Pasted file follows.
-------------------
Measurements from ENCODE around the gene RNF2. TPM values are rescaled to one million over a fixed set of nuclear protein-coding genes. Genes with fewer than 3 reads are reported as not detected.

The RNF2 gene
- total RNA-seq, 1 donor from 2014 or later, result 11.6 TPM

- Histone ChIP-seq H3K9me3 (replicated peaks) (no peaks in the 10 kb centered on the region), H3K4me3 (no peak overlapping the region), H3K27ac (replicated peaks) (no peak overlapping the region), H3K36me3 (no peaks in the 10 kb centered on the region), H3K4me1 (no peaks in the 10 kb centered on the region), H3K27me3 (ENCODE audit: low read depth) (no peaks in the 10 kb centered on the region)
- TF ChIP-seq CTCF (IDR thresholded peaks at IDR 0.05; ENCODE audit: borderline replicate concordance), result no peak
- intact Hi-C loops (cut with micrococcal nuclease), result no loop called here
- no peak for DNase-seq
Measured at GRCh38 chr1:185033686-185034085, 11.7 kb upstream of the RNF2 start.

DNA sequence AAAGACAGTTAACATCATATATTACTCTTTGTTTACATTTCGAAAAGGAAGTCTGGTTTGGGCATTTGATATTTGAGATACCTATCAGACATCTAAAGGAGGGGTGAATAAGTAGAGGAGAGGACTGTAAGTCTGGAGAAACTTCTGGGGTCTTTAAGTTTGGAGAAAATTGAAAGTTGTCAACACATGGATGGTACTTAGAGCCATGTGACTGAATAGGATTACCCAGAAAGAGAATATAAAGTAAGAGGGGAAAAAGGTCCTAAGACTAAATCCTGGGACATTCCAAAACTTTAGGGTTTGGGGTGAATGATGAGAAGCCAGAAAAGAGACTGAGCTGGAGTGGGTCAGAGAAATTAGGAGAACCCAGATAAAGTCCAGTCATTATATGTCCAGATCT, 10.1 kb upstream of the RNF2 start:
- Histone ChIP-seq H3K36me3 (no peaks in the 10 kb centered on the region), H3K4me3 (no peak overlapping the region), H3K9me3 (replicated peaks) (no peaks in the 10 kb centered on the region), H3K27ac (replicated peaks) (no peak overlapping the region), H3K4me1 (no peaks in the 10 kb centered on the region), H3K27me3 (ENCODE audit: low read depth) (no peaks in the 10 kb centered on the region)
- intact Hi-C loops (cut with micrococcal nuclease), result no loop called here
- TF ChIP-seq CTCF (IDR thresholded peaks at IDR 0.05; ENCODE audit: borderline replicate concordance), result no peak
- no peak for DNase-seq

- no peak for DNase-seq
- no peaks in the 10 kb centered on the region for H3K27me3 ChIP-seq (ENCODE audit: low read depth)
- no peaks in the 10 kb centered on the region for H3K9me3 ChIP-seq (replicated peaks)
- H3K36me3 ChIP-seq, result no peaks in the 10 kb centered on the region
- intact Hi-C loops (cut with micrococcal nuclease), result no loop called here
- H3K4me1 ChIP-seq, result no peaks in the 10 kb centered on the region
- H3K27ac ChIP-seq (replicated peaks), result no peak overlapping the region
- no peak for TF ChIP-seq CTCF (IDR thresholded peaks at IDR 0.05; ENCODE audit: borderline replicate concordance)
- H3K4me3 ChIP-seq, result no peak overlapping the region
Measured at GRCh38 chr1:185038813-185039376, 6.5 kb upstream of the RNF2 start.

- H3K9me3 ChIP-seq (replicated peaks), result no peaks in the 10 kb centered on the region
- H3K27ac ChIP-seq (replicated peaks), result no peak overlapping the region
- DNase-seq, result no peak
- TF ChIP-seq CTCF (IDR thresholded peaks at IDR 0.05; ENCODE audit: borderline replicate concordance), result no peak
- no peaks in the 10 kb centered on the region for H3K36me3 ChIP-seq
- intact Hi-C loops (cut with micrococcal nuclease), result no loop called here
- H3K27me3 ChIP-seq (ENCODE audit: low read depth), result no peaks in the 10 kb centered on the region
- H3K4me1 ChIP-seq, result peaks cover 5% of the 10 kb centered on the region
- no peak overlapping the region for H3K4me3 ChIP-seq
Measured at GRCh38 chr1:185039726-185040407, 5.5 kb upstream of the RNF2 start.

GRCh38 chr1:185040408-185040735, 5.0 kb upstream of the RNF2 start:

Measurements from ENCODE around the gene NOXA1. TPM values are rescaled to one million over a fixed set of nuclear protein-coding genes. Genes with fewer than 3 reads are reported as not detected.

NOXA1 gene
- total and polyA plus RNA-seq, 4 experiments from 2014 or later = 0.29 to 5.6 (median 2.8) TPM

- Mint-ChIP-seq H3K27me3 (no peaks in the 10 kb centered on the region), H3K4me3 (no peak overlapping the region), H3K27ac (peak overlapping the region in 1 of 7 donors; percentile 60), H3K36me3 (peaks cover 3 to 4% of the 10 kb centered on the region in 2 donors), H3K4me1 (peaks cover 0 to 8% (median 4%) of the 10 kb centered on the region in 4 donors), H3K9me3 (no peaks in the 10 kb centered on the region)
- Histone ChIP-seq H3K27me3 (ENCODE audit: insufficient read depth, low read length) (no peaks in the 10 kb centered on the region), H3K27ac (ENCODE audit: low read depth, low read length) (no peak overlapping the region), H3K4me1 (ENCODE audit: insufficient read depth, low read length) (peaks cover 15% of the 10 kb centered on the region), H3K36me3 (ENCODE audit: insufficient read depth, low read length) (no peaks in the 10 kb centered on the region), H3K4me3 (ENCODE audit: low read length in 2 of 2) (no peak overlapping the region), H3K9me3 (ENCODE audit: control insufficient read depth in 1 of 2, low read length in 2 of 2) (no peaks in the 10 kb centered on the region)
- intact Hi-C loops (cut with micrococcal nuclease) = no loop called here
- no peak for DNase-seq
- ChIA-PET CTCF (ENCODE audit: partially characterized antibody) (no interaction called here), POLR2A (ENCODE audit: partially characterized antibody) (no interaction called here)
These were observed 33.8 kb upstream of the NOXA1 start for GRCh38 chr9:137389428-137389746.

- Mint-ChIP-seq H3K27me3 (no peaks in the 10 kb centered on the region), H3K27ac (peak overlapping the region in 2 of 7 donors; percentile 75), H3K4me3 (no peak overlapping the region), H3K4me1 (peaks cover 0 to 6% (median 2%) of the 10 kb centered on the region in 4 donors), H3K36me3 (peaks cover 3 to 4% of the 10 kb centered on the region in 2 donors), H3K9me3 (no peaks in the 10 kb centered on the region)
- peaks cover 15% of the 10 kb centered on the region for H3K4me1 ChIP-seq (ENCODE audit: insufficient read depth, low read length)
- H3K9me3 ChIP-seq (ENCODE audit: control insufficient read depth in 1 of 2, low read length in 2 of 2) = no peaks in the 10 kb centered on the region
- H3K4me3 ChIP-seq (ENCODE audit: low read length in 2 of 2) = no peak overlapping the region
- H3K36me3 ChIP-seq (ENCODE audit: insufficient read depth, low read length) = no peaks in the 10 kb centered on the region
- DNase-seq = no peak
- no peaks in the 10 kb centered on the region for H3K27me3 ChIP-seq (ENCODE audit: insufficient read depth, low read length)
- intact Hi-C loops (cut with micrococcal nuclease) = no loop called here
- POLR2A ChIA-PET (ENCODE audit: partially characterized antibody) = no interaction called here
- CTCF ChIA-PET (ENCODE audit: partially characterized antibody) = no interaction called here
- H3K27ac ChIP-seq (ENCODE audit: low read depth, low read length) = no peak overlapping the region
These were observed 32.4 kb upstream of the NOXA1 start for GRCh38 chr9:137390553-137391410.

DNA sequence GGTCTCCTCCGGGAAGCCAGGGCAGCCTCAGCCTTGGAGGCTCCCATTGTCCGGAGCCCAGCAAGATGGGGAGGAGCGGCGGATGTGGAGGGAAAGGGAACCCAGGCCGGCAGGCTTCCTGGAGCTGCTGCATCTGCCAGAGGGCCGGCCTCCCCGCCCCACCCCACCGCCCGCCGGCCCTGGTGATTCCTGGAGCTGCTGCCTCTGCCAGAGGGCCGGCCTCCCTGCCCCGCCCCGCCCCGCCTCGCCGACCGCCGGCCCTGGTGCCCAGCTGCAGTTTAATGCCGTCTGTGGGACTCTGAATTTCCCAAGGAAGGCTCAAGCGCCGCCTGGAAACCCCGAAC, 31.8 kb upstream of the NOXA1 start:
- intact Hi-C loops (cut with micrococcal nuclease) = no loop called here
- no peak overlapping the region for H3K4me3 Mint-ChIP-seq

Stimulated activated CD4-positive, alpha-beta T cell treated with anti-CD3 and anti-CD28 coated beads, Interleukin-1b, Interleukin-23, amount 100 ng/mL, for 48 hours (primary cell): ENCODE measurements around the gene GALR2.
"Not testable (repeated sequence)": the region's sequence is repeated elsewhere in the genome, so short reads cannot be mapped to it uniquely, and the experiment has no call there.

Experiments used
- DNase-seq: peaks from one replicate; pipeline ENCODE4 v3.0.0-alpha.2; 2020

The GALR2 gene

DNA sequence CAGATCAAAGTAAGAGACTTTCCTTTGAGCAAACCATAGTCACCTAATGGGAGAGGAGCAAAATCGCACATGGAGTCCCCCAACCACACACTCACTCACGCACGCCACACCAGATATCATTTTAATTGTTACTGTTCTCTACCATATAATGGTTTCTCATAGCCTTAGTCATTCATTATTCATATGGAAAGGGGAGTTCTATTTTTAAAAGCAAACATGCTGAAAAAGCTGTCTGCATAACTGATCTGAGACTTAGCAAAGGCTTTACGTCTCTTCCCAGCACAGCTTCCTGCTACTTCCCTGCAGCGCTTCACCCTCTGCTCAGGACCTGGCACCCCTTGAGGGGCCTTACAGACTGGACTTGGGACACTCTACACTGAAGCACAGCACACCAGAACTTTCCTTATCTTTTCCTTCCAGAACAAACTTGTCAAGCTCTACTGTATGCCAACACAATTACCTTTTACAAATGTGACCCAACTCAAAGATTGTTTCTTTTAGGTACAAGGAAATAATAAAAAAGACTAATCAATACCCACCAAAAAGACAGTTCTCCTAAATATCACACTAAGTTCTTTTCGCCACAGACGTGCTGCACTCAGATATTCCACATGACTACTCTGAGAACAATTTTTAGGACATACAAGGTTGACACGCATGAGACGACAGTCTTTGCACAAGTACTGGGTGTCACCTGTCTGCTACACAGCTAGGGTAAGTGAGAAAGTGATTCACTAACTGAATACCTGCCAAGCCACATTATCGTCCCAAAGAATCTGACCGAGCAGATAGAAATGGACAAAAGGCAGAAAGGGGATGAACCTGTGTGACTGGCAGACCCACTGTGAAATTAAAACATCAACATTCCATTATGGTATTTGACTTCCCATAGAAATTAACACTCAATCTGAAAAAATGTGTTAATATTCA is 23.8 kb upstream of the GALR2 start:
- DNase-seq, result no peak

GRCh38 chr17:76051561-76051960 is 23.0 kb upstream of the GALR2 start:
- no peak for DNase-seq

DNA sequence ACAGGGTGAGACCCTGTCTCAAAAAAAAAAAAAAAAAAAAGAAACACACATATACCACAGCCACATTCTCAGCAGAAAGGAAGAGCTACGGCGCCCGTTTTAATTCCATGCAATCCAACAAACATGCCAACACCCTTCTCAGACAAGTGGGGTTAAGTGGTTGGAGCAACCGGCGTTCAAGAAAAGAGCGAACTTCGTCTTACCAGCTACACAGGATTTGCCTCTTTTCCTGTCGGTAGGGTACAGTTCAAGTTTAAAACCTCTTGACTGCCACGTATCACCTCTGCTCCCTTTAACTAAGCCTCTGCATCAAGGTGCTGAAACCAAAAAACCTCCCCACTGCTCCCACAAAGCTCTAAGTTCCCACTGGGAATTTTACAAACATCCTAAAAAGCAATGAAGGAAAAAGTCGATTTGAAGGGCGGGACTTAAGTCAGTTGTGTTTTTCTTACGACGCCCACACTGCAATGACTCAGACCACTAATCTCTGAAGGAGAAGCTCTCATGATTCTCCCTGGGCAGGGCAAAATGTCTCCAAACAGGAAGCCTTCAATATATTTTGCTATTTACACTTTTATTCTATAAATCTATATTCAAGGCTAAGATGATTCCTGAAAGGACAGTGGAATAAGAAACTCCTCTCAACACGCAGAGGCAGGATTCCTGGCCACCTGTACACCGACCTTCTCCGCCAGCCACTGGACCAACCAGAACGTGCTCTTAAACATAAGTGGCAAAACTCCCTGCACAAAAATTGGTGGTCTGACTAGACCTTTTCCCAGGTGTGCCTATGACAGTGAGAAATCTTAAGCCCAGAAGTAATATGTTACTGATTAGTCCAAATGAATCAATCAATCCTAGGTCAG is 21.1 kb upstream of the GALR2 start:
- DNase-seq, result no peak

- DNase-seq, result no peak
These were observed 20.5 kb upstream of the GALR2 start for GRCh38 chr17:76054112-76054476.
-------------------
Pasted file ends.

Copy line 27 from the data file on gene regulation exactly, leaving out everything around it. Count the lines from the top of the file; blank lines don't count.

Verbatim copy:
- TF ChIP-seq CTCF (IDR thresholded peaks at IDR 0.05; ENCODE audit: borderline replicate concordance), result no peak